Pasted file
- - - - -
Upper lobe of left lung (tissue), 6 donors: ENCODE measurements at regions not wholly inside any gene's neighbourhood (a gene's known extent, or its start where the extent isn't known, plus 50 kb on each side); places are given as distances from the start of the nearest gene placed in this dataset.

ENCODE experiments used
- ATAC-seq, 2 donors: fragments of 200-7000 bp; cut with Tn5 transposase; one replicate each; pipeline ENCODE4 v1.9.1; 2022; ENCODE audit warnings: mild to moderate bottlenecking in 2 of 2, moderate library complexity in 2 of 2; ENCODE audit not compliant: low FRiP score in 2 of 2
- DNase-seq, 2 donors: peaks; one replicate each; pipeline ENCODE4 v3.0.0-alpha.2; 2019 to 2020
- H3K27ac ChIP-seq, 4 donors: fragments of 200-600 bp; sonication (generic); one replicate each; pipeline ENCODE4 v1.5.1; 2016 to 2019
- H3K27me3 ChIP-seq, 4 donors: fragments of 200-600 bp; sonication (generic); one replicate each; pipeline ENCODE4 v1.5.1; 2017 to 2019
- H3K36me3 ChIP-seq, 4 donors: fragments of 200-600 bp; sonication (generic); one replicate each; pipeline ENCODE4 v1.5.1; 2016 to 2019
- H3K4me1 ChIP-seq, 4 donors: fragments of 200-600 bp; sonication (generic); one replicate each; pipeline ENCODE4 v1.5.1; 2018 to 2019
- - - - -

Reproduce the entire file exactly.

Upper lobe of left lung (tissue), 6 donors: ENCODE measurements at regions not wholly inside any gene's neighbourhood (a gene's known extent, or its start where the extent isn't known, plus 50 kb on each side); places are given as distances from the start of the nearest gene placed in this dataset.

ENCODE experiments used
- ATAC-seq, 2 donors: fragments of 200-7000 bp; cut with Tn5 transposase; one replicate each; pipeline ENCODE4 v1.9.1; 2022; ENCODE audit warnings: mild to moderate bottlenecking in 2 of 2, moderate library complexity in 2 of 2; ENCODE audit not compliant: low FRiP score in 2 of 2
- DNase-seq, 2 donors: peaks; one replicate each; pipeline ENCODE4 v3.0.0-alpha.2; 2019 to 2020
- H3K27ac ChIP-seq, 4 donors: fragments of 200-600 bp; sonication (generic); one replicate each; pipeline ENCODE4 v1.5.1; 2016 to 2019
- H3K27me3 ChIP-seq, 4 donors: fragments of 200-600 bp; sonication (generic); one replicate each; pipeline ENCODE4 v1.5.1; 2017 to 2019
- H3K36me3 ChIP-seq, 4 donors: fragments of 200-600 bp; sonication (generic); one replicate each; pipeline ENCODE4 v1.5.1; 2016 to 2019
- H3K4me1 ChIP-seq, 4 donors: fragments of 200-600 bp; sonication (generic); one replicate each; pipeline ENCODE4 v1.5.1; 2018 to 2019